historical fiction, history, writer, writing

The Onyota’a:ka Language

The Oneida people play a large role in this book, and as such, I thought it only natural to include their language. I was not unfamiliar with including a language in my writing to which I have little to no knowledge of – The Crash of Hard Water has Japanese.
But, finding Japanese translations and language resources are far easier to find than Oneida. There are, however, a few invaluable resources I have used in my writing. Stylistically, there is a way around writing full blocks of dialogue in a language I do not want to butcher. For example, I will often word dialogue like:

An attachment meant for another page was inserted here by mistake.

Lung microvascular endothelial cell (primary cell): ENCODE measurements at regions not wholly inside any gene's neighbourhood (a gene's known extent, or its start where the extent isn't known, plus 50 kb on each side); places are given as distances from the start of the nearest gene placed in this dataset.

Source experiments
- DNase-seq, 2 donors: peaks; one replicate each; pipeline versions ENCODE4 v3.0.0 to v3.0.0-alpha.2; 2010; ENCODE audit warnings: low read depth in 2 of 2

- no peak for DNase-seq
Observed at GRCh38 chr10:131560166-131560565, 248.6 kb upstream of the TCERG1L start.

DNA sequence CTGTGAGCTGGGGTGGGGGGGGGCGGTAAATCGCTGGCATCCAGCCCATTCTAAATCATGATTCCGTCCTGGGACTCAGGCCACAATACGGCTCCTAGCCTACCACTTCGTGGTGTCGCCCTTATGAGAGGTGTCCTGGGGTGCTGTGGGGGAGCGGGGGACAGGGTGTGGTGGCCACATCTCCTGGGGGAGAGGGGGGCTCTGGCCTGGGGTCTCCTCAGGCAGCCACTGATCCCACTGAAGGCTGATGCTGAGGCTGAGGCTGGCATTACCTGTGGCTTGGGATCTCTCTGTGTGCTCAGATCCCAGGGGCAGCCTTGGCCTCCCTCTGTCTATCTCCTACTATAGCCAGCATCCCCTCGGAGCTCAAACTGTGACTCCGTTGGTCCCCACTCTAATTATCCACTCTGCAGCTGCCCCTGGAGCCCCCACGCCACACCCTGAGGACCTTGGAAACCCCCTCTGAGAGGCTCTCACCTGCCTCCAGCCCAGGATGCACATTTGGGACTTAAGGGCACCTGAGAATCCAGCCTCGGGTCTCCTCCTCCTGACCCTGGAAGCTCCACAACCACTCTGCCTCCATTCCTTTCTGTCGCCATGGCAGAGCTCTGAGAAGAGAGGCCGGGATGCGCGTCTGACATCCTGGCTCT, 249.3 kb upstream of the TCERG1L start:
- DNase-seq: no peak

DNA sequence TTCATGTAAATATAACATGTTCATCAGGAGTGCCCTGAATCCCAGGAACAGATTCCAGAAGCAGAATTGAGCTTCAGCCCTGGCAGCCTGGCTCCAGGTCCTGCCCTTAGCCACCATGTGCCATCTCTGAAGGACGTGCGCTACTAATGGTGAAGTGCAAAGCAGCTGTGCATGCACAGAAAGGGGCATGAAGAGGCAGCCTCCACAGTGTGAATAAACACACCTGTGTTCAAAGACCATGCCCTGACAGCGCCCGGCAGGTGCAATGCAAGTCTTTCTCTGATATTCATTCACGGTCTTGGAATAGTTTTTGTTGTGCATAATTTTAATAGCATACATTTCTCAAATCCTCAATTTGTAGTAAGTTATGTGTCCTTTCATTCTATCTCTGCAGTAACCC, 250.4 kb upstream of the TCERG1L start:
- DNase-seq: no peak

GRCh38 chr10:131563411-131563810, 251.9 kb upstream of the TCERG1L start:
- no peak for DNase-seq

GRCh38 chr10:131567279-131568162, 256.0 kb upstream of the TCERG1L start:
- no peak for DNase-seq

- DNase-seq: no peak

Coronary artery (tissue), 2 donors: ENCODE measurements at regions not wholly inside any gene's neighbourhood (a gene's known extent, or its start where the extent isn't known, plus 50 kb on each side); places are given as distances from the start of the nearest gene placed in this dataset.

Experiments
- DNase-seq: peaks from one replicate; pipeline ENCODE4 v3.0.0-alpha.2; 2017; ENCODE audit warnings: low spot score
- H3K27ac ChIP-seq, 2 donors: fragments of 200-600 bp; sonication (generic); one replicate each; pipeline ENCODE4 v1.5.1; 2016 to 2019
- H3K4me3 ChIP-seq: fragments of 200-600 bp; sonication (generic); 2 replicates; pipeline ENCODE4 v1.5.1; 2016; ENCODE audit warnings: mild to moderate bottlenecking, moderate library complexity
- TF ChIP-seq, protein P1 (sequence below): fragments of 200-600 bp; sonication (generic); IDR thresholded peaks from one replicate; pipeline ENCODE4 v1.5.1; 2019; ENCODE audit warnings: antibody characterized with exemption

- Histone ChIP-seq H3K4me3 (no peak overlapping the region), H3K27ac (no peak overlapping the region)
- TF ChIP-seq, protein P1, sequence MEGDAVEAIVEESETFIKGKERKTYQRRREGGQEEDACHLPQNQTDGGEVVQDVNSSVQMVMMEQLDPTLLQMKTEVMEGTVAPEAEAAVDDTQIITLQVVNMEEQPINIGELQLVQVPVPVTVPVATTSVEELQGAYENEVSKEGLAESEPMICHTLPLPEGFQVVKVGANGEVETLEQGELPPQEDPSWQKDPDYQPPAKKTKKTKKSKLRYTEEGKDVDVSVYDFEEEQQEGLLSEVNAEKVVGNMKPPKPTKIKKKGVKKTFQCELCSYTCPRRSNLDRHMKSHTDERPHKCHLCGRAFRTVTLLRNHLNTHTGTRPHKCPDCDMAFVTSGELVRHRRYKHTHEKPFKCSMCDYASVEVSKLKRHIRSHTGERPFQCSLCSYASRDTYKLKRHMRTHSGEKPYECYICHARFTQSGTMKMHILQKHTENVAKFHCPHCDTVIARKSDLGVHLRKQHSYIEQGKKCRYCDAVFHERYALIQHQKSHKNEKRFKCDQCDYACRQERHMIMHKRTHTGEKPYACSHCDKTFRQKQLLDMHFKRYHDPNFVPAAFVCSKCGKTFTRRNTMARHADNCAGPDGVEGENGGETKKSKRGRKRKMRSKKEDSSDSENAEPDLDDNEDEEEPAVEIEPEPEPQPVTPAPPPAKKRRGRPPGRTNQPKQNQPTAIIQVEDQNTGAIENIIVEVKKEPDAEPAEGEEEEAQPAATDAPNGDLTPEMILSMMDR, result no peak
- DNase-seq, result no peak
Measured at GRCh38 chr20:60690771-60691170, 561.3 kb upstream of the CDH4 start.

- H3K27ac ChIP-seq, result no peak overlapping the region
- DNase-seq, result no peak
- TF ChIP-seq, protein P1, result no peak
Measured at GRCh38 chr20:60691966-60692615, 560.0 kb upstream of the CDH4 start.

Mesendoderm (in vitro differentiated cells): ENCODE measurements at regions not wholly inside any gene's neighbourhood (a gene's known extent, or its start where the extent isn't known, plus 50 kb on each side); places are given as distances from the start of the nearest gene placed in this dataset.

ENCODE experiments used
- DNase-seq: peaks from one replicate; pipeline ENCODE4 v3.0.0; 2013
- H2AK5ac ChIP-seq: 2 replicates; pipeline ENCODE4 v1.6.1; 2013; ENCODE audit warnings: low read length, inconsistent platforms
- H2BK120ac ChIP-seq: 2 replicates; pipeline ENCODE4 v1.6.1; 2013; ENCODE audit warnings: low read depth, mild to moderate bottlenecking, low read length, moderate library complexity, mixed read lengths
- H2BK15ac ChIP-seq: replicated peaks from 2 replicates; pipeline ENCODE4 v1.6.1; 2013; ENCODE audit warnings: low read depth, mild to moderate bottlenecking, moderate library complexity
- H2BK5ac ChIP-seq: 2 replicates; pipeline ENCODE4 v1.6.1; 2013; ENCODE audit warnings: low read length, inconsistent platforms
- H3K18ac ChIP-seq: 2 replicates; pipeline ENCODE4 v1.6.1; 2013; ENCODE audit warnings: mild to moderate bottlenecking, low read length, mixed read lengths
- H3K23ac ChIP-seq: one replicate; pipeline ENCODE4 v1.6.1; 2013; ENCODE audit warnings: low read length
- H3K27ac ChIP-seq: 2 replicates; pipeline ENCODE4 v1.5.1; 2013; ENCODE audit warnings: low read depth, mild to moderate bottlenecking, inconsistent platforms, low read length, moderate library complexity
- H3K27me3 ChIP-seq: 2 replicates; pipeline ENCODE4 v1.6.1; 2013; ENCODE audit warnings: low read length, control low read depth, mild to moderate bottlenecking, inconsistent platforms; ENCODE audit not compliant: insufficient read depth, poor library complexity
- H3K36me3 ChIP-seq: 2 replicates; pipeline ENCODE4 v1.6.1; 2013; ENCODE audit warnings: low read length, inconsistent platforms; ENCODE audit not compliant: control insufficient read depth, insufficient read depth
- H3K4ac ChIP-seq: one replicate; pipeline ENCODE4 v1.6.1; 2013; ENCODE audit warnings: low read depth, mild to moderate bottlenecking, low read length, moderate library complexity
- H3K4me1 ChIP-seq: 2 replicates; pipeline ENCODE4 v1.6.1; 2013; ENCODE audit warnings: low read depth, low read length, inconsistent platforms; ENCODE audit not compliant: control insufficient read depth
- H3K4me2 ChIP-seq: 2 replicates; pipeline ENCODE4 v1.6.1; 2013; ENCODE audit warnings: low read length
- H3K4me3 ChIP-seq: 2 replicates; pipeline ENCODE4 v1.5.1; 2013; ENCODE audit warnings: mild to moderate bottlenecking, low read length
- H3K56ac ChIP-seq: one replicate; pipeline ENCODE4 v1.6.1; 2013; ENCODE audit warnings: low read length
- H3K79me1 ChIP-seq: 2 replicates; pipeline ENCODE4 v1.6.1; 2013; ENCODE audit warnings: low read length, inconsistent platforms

“I like to read,” said so-and-so in Onyota’a:ka.
But, there are words that I make a conscious effort to put in the text since they are important to the emotional impact and tone.

Here is a list of terms I frequently use:

Shekoli = hello
teyakní·tluˀ = spouse, husband, wife
iyʌhwatʌ́ha = my nephew
Onyota’a:ka = Oneida
Haudenosaunee = Six Nations
Kanien’kehá:ka = Mohawk
akitshe:nʌ̲́ = my pet
alaˀse = cousin
Kunolukhwa = I love you
laknulhá = uncle
laksótha = my grandfather
onulhá = aunt/mother
Atʌhnutel = brother
nʌ kiˀ wah = goodbye

The sources I use are:

https://www.uwgb.edu/oneida/EnglishToOneida.aspx This source has been absolutely amazing. Thank you so, so much UWGB!